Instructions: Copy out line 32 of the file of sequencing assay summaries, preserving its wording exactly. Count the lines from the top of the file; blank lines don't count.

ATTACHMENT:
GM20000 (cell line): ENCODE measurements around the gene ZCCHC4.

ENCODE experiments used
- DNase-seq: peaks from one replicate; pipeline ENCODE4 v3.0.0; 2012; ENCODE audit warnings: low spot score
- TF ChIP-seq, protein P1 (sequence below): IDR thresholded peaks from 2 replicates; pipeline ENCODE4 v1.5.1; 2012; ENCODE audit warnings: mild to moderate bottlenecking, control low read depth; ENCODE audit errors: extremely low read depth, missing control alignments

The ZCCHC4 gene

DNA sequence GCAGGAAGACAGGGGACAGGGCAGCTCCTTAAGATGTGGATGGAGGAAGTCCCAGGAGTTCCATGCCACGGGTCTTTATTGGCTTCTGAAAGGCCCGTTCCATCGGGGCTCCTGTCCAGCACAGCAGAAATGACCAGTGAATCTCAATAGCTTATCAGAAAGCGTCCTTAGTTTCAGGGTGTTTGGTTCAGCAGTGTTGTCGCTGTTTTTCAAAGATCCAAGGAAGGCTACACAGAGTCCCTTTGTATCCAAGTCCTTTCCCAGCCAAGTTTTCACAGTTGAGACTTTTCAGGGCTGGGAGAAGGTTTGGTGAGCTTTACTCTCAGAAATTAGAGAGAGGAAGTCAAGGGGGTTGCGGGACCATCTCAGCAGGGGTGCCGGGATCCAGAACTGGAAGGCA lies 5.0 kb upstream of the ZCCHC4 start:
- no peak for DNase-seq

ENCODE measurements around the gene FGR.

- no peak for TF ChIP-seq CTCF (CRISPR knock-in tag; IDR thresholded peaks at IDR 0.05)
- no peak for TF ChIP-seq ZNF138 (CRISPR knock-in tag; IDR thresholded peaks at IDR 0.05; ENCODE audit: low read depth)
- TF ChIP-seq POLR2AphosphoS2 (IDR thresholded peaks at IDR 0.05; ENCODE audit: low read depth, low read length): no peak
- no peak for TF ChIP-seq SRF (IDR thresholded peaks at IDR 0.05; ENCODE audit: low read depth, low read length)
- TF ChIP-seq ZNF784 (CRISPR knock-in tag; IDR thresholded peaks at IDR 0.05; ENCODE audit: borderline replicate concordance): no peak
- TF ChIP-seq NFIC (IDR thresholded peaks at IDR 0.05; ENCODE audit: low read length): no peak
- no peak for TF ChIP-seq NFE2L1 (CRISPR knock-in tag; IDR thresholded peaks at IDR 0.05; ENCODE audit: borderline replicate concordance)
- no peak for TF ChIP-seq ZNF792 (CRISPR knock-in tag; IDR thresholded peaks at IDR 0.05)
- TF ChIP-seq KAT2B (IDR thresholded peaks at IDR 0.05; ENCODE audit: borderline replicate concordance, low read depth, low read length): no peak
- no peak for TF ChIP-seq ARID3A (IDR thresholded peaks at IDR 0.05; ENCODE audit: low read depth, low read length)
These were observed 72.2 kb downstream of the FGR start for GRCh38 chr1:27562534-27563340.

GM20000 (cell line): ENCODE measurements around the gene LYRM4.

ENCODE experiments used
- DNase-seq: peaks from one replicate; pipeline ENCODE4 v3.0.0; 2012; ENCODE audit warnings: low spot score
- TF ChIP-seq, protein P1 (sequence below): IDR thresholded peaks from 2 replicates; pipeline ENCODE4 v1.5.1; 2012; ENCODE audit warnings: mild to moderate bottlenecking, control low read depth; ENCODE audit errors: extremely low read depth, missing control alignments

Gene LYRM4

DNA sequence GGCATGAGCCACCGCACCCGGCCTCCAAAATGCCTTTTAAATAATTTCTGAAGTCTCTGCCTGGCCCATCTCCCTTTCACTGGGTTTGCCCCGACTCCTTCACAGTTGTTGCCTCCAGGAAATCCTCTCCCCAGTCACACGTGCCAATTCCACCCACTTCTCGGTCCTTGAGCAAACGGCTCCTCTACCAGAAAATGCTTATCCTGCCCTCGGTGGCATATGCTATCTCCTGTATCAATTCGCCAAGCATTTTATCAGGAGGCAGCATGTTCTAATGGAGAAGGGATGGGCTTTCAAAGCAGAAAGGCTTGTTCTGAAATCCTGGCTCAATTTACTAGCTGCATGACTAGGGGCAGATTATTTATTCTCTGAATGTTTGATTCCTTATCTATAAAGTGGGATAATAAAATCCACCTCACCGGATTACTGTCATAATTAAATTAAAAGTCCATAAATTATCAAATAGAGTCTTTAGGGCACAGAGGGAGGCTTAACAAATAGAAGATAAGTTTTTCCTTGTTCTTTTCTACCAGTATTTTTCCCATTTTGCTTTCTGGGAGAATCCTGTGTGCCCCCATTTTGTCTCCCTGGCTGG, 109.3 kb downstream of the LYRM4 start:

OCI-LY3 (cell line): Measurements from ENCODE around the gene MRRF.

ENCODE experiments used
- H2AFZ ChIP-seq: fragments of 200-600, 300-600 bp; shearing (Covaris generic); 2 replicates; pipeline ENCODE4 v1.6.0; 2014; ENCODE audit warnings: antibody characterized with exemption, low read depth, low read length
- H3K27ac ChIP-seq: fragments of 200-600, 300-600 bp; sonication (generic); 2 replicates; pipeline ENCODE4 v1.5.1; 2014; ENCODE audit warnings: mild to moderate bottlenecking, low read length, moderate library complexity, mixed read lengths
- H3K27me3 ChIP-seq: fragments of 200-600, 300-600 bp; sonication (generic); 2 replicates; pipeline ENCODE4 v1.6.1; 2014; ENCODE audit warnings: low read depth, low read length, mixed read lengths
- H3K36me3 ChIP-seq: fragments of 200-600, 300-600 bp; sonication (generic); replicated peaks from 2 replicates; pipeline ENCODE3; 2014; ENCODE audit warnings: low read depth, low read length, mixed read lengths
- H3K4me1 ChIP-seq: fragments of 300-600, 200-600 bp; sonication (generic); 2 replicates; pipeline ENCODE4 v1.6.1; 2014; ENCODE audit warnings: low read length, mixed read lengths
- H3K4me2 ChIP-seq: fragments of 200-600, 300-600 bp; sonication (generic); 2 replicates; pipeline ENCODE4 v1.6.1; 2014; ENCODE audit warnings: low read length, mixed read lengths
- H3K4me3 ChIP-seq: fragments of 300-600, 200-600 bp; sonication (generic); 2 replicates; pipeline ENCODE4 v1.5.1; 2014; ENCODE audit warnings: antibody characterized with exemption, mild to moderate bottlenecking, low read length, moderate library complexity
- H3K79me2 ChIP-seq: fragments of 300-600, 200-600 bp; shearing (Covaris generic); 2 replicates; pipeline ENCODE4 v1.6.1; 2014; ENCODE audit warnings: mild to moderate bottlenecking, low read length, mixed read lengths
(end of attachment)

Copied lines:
- H3K4me1 ChIP-seq: fragments of 300-600, 200-600 bp; sonication (generic); 2 replicates; pipeline ENCODE4 v1.6.1; 2014; ENCODE audit warnings: low read length, mixed read lengths